How to rest effectively when you don’t have the time




Whenever I suggest to my clients or to my friends that they should rest more, I tend to get the same answer I give when someone tells me I should slow down: I just don’t have the time, there are not enough hours in the day and I do sleep enough (ish) hours at night.


Although, I have no doubt my clients believe it, I absolutely know that it is not true. All I need to do is to look at my life for evidence. You might now think: But I REALLY don’t have the time! Let me ask you this: Do you go to the toilet? Do you watch any TV? Do you spend any time on social media? Do you read the newspaper? Do you talk to friends and family on the phone? Do you take the rubbish out? Do you do the laundry? Do you cook? Do you eat? If you answered yes to any of the questions, then I can happily inform you that you do have time to rest and that you might be able to do so while doing some of the things listed above.


There are different ways to rest and resting while awake is really important to our overall well being and interestingly it improves our sleep. If you had a bad night sleep or if you are feeling unwell, then an afternoon nap can be very restorative, but if that is not an option or you are not feeling sleepy, here are other ways to rest your body, mind and soul.

Sitting down with or without a cup of tea is a good start. Ten to fifteen minutes should do the trick if you can stay off screens, books and radios and instead use the time for a quiet contemplation or meditation. Going for a walk, preferably in the nature or at least a garden, is very restorative, but sometimes even just a bit of fresh air or change of scenery can refresh the mind. Mindfulness meditation while doing simple tasks like washing up or hoovering, is shown to help consolidate memories and life experiences, clearing mental fog and reenergising the mind. Simple breathing exercises while going to the toilet and body scan to release tensions can make a lot of difference if done regularly throughout the day.

Repetitive exercise that does not push us to the limit can also be helpful, good examples are running (especially in nature), swimming, cycling, yoga (if you know what you are doing) and brisk walk.

Research has shown that it is better to have a little bit of rest every day than a lot of it in one go once a week. Waiting for the weekend or the holidays is therefore not the best option.


If you are a new parent or even of a toddler, having a rest probably seems to be completely impossible. As a single and stay at home mum, let me assure you it really is possible, albeit it admittedly takes a little discipline (for you, not the child) and prioritising.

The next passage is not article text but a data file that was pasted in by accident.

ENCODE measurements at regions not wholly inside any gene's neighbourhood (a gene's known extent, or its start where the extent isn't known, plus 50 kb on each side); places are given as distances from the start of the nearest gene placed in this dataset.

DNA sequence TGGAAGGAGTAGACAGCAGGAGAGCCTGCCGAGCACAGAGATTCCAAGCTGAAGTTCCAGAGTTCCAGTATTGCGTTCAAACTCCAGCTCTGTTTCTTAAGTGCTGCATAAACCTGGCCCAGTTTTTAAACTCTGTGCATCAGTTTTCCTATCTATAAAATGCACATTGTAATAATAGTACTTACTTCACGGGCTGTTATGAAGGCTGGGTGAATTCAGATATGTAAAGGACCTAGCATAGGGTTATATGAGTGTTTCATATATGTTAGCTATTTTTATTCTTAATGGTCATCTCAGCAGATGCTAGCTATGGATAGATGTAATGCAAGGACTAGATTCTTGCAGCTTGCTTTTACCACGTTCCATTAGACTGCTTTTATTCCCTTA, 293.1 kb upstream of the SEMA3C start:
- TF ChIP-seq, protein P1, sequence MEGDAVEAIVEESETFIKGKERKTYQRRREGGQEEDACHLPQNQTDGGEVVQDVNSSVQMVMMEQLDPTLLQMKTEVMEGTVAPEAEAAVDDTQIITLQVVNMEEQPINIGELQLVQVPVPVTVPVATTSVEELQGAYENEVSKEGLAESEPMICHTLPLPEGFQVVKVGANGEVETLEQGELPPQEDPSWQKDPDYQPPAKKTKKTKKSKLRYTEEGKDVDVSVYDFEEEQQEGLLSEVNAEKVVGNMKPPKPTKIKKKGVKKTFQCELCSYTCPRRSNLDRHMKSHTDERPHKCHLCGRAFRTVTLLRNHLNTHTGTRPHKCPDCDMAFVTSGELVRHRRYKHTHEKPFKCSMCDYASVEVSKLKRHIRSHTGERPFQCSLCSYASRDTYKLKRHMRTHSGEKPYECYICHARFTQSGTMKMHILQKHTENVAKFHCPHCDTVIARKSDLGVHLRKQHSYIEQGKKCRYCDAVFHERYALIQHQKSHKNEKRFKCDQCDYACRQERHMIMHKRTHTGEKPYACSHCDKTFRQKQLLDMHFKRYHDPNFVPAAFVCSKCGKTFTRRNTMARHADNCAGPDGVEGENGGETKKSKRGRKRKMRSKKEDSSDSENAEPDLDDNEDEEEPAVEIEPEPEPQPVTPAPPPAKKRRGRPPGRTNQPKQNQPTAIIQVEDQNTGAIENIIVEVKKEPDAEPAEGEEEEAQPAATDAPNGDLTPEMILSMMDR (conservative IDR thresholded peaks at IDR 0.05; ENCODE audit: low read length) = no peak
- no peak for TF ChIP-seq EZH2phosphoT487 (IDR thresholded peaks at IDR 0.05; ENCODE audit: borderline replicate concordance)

With a newborn, rest when you are feeding, look at your baby and let go of any particular train of thought, let your thoughts come and go without going into their stories, just keep coming back to your baby’s face. When baby is asleep, whether on you in a carrier or in the cot, you can use some of the ways I described earlier to take a rest. You can certainly take a nap while baby does or take your little one for a walk in the park. 

Once they are on the move and trying for greater independence, use their nap time effectively. Instead of endlessly scrolling on social media or watching TV, use at least 15 mins to rest properly, sit down in a quiet space and meditate. If you have an older child that does not nap, have them join you. You can even do it with your partner. Meditating with one or more people can actually make it easier and more powerful and facilitates better connection, something many new parents can always do with. Bit of a silent cuddle with your partner without the TV on while your bubs sleeps can be very healing too.


Resting really is not complicated and it does not need to take long. A minute few times a day is much much better than nothing. If you take your time to breathe as seriously as smokers take their time to smoke, you’ll be a master rester. From personal experience, I can safely say that I am a better person, a better partner and certainly better parent when I am rested. I also tend to be more creative and productive. What’s there not to like about rest? What it does take is discipline, it is not going to work, unless you take it seriously and make it a priority. If you’d like to become and remain well and healthy, physically, mentally and emotionally, I suggest that you take rest seriously indeed. Write it into your diary if it helps, set up reminders on your phone if you must, put up sticky notes, arrange daily lunch time walk with your friend, sell your TV, do whatever it takes to make time to rest. Your life literally depends on it.




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